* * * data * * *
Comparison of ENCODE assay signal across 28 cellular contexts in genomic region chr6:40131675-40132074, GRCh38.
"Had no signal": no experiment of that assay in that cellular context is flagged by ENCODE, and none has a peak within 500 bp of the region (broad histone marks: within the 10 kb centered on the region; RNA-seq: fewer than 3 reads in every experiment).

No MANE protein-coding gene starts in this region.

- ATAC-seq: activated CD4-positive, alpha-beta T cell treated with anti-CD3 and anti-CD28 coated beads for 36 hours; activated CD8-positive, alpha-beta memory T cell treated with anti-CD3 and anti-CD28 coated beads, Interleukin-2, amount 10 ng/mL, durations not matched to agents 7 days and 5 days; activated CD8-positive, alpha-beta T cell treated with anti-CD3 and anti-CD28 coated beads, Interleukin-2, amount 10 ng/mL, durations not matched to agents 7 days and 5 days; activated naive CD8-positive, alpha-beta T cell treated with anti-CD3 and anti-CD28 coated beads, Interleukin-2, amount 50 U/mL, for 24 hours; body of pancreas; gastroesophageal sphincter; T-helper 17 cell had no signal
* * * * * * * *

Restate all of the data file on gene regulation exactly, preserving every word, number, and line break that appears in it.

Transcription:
Comparison of ENCODE assay signal across 28 cellular contexts in genomic region chr6:40131675-40132074, GRCh38.
"Had no signal": no experiment of that assay in that cellular context is flagged by ENCODE, and none has a peak within 500 bp of the region (broad histone marks: within the 10 kb centered on the region; RNA-seq: fewer than 3 reads in every experiment).

No MANE protein-coding gene starts in this region.

- ATAC-seq: activated CD4-positive, alpha-beta T cell treated with anti-CD3 and anti-CD28 coated beads for 36 hours; activated CD8-positive, alpha-beta memory T cell treated with anti-CD3 and anti-CD28 coated beads, Interleukin-2, amount 10 ng/mL, durations not matched to agents 7 days and 5 days; activated CD8-positive, alpha-beta T cell treated with anti-CD3 and anti-CD28 coated beads, Interleukin-2, amount 10 ng/mL, durations not matched to agents 7 days and 5 days; activated naive CD8-positive, alpha-beta T cell treated with anti-CD3 and anti-CD28 coated beads, Interleukin-2, amount 50 U/mL, for 24 hours; body of pancreas; gastroesophageal sphincter; T-helper 17 cell had no signal